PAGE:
AOL taps studio exec to run AOLTV

The AOL Time Warner unit appoints a veteran New Line Cinema executive as president of AOLTV in an effort to shepherd the interactive TV division into homes nationwide.

America Online on Wednesday appointed a veteran New Line Cinema executive as president of AOLTV in an effort to shepherd the interactive TV division into homes across the country.

The appointment of Robert Friedman marks the latest example of executive and operational crossovers within AOL Time Warner, the parent company of America Online and New Line Cinema. Until now, Friedman had headed marketing for the studio and served as president of New Line Television.

Friedman sits on a stack of resources that can be used to turn AOLTV into a household name. AOL already has the largest online audience, with more than 28 million paying members who potentially could upgrade to AOLTV. He plans to work closely with AOL Time Warner's TV and entertainment assets, such as the Warner Bros. and New Line Cinema studios, to produce interactive programming.

"As this becomes a mass medium, one of biggest challenges is getting it out there," Friedman said in an interview. "I would not have pursued this if I didn't think this is the perfect timing for this."

Despite all the hype, the big question is whether anyone is biting. To date, AOL has not released data on how well AOLTV has sold, but it is selling in Circuit City stores nationwide. Future versions of the product will come equipped with a digital video recorder produced by TiVo and access to satellite programming through DirecTV.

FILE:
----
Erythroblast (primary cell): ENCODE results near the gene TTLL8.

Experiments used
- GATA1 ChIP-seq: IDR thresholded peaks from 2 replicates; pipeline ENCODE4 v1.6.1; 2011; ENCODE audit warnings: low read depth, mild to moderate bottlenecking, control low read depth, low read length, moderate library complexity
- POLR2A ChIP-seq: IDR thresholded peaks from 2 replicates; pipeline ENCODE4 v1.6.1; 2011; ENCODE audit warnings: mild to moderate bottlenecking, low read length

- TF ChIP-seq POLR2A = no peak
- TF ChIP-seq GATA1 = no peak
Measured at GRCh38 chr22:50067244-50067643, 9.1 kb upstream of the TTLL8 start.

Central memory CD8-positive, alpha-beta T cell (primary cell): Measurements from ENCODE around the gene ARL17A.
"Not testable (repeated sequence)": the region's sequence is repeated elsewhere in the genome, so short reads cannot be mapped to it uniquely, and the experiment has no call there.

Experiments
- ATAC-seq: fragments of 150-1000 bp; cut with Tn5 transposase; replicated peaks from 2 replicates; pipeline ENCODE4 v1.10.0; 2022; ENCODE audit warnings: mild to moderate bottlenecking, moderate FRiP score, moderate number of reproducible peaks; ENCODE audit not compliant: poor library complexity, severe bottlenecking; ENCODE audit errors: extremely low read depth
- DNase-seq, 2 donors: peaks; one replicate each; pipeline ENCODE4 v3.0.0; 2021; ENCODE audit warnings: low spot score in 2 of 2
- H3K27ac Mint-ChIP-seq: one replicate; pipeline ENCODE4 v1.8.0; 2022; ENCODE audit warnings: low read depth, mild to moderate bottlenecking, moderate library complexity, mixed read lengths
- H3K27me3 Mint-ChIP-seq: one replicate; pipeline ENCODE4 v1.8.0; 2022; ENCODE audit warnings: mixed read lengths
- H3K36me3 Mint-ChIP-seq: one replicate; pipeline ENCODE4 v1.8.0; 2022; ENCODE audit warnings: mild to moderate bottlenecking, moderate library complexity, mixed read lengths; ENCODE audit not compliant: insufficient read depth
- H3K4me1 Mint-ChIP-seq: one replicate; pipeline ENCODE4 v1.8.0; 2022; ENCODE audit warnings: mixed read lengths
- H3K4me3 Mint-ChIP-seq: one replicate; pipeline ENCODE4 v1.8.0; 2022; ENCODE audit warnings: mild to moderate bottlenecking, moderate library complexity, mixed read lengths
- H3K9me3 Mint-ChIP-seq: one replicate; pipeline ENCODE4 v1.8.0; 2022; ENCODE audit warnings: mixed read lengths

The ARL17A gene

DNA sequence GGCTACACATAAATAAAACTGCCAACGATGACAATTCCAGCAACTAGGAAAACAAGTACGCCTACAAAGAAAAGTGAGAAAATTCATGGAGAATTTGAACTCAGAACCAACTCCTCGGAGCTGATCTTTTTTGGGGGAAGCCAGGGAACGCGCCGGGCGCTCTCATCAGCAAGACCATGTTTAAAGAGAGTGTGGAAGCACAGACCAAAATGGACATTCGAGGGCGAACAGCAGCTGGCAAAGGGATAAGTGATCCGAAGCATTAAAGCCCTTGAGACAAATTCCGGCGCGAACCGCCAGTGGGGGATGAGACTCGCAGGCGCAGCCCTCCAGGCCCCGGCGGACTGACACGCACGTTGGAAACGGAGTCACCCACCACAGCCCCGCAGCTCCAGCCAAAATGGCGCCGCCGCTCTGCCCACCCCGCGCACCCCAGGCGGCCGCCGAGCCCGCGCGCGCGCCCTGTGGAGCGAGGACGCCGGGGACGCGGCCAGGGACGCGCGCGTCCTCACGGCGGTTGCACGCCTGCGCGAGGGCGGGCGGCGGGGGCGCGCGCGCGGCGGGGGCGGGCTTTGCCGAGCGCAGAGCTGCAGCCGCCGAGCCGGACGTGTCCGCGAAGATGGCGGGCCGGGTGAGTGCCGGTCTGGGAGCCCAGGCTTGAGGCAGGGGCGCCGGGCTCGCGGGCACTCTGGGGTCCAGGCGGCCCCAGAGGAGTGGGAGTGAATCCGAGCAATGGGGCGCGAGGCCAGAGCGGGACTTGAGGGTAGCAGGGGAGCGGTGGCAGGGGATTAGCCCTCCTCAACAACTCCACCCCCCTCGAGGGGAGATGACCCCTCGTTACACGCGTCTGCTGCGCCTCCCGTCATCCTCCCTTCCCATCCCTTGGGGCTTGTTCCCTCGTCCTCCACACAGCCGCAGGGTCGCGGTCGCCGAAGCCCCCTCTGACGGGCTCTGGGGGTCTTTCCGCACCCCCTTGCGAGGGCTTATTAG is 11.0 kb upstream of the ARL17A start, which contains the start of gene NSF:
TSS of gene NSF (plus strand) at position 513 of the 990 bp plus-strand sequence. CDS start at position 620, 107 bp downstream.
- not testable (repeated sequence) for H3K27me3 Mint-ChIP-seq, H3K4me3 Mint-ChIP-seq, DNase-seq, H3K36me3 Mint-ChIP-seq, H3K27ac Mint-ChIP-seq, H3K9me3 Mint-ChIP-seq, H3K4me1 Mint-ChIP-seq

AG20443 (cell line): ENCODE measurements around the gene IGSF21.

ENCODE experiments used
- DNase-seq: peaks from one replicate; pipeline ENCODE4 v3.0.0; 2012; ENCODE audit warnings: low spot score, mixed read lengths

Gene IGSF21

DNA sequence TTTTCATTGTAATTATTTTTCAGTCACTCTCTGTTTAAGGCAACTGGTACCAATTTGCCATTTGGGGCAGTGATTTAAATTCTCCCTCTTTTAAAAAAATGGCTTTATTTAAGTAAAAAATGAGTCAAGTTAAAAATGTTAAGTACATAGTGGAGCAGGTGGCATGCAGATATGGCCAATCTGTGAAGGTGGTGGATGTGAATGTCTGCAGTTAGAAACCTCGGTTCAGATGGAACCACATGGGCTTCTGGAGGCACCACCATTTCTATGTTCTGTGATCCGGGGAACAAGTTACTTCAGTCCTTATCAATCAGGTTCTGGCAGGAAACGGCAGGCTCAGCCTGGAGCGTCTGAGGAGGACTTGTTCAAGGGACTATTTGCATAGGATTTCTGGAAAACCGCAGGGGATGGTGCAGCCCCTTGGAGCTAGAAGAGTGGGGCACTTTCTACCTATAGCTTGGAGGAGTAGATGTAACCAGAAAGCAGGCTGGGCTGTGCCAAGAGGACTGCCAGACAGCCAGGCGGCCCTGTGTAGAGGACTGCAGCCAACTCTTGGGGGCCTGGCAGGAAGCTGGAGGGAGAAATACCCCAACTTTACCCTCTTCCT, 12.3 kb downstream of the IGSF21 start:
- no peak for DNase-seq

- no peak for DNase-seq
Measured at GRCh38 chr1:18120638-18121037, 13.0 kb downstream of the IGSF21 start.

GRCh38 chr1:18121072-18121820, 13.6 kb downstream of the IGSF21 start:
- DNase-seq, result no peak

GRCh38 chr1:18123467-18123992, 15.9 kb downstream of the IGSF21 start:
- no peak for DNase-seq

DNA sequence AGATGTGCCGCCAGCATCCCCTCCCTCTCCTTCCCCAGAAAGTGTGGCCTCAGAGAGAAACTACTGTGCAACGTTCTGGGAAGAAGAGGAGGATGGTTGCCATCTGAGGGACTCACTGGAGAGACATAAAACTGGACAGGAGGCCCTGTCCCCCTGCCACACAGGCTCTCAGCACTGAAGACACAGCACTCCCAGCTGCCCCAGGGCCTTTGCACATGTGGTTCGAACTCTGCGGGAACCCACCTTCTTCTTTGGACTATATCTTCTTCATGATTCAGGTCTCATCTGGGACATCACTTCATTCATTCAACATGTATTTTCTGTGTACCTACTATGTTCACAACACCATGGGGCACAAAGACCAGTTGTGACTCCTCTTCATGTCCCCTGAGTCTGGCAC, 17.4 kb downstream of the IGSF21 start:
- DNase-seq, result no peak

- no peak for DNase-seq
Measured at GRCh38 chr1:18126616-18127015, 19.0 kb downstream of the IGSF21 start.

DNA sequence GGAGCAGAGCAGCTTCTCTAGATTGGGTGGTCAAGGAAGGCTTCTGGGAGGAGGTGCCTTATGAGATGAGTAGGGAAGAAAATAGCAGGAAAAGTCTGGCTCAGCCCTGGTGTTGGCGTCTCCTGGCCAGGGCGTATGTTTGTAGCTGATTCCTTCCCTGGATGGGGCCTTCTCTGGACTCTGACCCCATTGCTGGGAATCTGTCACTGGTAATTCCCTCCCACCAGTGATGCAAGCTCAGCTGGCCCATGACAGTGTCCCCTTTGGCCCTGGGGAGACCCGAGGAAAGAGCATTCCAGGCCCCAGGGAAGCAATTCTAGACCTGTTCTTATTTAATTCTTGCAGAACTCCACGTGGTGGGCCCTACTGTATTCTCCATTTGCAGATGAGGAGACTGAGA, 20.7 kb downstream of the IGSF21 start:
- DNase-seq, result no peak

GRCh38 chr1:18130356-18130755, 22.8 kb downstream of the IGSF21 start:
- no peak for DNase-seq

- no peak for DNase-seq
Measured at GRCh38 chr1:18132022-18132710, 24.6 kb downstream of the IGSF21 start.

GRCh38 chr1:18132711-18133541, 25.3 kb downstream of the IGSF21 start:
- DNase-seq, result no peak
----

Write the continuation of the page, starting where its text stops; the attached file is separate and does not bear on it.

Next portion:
Interactive TV is in the nascent stage of its development into a mainstream product. Its components sit on top of a TV set and hook into a phone line, allowing viewers to use Internet-type features while watching their favorite programs.

For example, the current version of AOLTV lets people send instant messages or browse through an on-screen program guide. Future versions could allow viewers to purchase items or obtain more information while watching programs.

Entertainment and technology giants alike are trying to stake claims to the TV set of the future. Microsoft, which owns WebTV, plans to release Ultimate TV, a TV box that offers interactive and satellite TV, a digital video recorder, and Internet access.

Meanwhile, media and entertainment competitors such as Walt Disney, General Electric's NBC and Viacom all have plans to create interactive programming. Disney went so far as to aggressively lobby regulators to impose restrictions on AOL Time Warner before its merger, fearing that the company would favor its own content over competitors' on its high-speed cable network or interactive TV system.

Friedman's appointment comes after other executive shuffles within AOL Time Warner. Earlier this week, the company merged its TV operations into one division and appointed WB Network head Jaime Kellner as the top executive. Kellner will oversee WB as well as Turner Broadcasting's assets, including TBS, CNN and the Atlanta Braves.

Friedman, who will report to America Online Chief Executive Barry Schuler, said he plans to pursue relationships with other content providers in the same way that ABC, which is owned by Disney, pays Warner Bros. for "The Drew Carey Show."

"Anyone who thinks we can do it in-house has got to be crazy," Friedman said. "We want to be in the business with everyone."

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